Regina, which promotes itself as the jewel of the Prairies, is the target of a devastating alien attack in the latest edition of the Avengers comic book, a plot line that has many in the city wondering, "Why Regina?"

"Things get really weird and it's kind of difficult to explain," comic book store manager Shane Hnetka said Thursday when asked about the story.

In Avengers No. 10, which was released Wednesday, the superhero team investigates what happened after an "evolution bomb" is dropped on Regina.

It's believed to be the first time a mainstream comic book has used the city for a principal location, but Tourism Regina won't likely use the result as a promotional brochure.

Regina residents left mutated

The bomb wreaks havoc on the Queen City, destroying buildings and apparently mutating its population of 200,000 into shrunken, yellow-skinned creatures with saucer eyes.

In the comic's panels, Regina's cityscape looks only vaguely familiar. There are also towering bone-like protrusions rising from the city, an apparent after-effect of the evolution bomb.

An all-Canadian superhero team called Omega Flight are the first responders, but the Canucks meet with disaster. That's when the Avengers — Captain America, Falcon, Bruce Banner and others — attempt a rescue. 


Bizarre tentacles rise up from Regina following the alien attack, featured in Avengers No. 10. (Marvel Comics)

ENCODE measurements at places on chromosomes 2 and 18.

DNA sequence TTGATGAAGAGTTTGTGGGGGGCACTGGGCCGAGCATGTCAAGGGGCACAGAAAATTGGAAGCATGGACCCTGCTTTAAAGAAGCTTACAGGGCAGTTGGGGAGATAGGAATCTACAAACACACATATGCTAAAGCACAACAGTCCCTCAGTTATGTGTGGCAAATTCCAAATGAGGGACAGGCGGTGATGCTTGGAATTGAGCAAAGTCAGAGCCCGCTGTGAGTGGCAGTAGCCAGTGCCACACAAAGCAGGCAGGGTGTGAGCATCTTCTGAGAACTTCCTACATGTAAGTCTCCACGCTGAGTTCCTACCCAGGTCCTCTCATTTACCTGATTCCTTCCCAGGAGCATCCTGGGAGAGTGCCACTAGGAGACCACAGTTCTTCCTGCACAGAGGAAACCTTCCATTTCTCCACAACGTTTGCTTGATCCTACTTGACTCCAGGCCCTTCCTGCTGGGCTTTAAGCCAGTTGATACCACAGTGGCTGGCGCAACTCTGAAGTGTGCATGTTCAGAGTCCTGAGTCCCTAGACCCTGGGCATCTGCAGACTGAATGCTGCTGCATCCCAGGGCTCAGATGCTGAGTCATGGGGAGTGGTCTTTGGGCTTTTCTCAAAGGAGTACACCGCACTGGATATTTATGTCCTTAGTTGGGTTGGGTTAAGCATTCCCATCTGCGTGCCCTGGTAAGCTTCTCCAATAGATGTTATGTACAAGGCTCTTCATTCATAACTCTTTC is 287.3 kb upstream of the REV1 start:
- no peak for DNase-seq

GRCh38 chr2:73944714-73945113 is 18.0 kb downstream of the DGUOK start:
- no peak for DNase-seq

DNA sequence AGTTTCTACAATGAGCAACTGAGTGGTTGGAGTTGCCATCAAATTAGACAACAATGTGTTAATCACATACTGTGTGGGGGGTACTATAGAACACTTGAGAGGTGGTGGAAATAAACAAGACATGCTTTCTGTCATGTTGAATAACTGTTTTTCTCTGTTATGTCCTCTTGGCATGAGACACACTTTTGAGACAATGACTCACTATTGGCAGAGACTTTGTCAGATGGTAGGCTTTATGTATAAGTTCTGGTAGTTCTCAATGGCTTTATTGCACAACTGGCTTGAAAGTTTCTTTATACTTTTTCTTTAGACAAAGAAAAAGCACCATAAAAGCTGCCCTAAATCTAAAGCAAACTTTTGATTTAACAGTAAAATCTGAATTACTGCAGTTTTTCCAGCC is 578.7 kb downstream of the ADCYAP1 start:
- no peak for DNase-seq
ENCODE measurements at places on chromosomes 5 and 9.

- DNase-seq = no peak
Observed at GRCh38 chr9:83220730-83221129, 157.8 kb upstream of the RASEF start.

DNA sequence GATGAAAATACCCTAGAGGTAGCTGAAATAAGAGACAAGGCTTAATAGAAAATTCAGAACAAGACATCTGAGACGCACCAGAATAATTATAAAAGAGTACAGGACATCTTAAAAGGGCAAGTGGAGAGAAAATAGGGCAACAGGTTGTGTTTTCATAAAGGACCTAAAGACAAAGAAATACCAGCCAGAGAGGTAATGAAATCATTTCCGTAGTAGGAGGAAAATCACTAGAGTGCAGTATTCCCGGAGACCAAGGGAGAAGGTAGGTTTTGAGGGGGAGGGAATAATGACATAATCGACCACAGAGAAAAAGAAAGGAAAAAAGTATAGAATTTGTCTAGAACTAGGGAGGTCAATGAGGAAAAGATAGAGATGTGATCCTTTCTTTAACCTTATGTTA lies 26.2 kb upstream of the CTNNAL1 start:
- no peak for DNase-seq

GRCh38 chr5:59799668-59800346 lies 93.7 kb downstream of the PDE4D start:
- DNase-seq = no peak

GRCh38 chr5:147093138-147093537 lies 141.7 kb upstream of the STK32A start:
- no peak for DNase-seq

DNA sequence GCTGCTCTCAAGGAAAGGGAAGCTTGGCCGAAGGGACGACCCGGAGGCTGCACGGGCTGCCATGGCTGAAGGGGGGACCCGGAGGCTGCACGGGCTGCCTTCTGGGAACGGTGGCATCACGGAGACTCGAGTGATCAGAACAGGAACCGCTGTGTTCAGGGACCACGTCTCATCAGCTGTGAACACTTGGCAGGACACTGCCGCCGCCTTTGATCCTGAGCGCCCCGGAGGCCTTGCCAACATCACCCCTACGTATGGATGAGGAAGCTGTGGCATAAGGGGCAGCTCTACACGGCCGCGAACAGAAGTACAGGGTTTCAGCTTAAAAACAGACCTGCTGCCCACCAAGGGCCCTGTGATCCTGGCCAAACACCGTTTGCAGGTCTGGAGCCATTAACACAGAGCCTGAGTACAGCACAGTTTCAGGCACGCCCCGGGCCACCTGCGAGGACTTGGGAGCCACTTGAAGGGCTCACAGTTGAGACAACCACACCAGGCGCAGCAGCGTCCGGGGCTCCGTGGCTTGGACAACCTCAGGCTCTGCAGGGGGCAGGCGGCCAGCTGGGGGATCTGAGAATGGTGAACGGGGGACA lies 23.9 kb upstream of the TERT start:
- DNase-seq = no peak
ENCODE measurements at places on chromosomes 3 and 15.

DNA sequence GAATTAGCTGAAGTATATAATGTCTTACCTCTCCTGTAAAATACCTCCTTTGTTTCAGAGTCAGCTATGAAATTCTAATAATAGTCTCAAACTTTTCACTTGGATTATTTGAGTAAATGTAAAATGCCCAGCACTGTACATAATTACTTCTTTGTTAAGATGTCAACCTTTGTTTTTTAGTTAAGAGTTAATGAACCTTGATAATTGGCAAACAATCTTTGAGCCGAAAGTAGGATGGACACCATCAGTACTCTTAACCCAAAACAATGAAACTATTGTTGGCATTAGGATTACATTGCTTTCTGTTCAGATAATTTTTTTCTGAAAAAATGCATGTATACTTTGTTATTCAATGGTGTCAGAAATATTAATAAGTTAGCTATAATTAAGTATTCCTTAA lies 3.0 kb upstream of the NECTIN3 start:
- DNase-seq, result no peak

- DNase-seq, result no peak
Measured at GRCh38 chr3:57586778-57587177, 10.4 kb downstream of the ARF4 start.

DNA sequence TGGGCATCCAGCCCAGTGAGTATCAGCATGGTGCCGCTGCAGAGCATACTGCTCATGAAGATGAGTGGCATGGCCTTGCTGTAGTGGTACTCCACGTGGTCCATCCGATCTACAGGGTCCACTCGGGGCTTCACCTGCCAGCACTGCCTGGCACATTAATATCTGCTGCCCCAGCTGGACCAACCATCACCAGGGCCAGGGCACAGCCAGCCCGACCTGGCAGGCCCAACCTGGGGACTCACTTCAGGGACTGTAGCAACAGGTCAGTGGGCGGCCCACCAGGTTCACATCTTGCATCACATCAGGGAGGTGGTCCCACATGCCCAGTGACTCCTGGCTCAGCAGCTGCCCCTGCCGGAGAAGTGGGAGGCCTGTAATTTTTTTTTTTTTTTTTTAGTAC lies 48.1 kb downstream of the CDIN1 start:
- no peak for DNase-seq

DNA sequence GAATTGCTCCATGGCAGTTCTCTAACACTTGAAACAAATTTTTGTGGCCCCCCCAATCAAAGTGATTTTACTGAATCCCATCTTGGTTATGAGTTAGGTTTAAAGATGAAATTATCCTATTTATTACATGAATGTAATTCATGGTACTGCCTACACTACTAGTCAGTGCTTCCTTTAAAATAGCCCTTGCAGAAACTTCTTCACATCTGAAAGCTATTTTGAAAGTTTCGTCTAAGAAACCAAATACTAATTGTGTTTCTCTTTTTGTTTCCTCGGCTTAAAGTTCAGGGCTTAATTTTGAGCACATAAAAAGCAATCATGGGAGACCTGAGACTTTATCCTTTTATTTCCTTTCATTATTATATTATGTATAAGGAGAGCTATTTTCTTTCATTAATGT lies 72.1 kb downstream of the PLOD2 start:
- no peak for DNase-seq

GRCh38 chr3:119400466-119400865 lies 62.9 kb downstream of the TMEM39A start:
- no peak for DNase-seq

While Regina does not fare well, Hnetka says it is a pretty big deal for the city to be featured so prominently in one of Marvel's most popular comics.

Regina called 'hidden gem'

CBC News contacted the publisher of the comic to learn more about the creative choices made for the latest edition, but the lead writer was not available for an interview.

In a statement, Marvel said it is trying to give a global perspective to the Avengers stories.

Regarding the choice of setting, the statement said, "In the city of Regina, we got to further flesh out the incredible Canadian landscape into the Marvel universe and expose our readers to a hidden gem from our northern neighbours."

When pressed, in a follow-up note the company said Regina was likely a random selection by the authors.

Premier weighs in 

Meanwhile, people CBC talked to in Regina on Thursday appeared amused by the notion of superheroes coming to their aid.

Even Saskatchewan Premier Brad Wall was putting in his two cents, saying one green goliath is all that's needed.

"I grew up a huge Hulk fan," Wall said. "If you have the Hulk, you don't need any of the other guys ... he's big, he's green, it's perfect."

With files from CBC's Bonnie Allen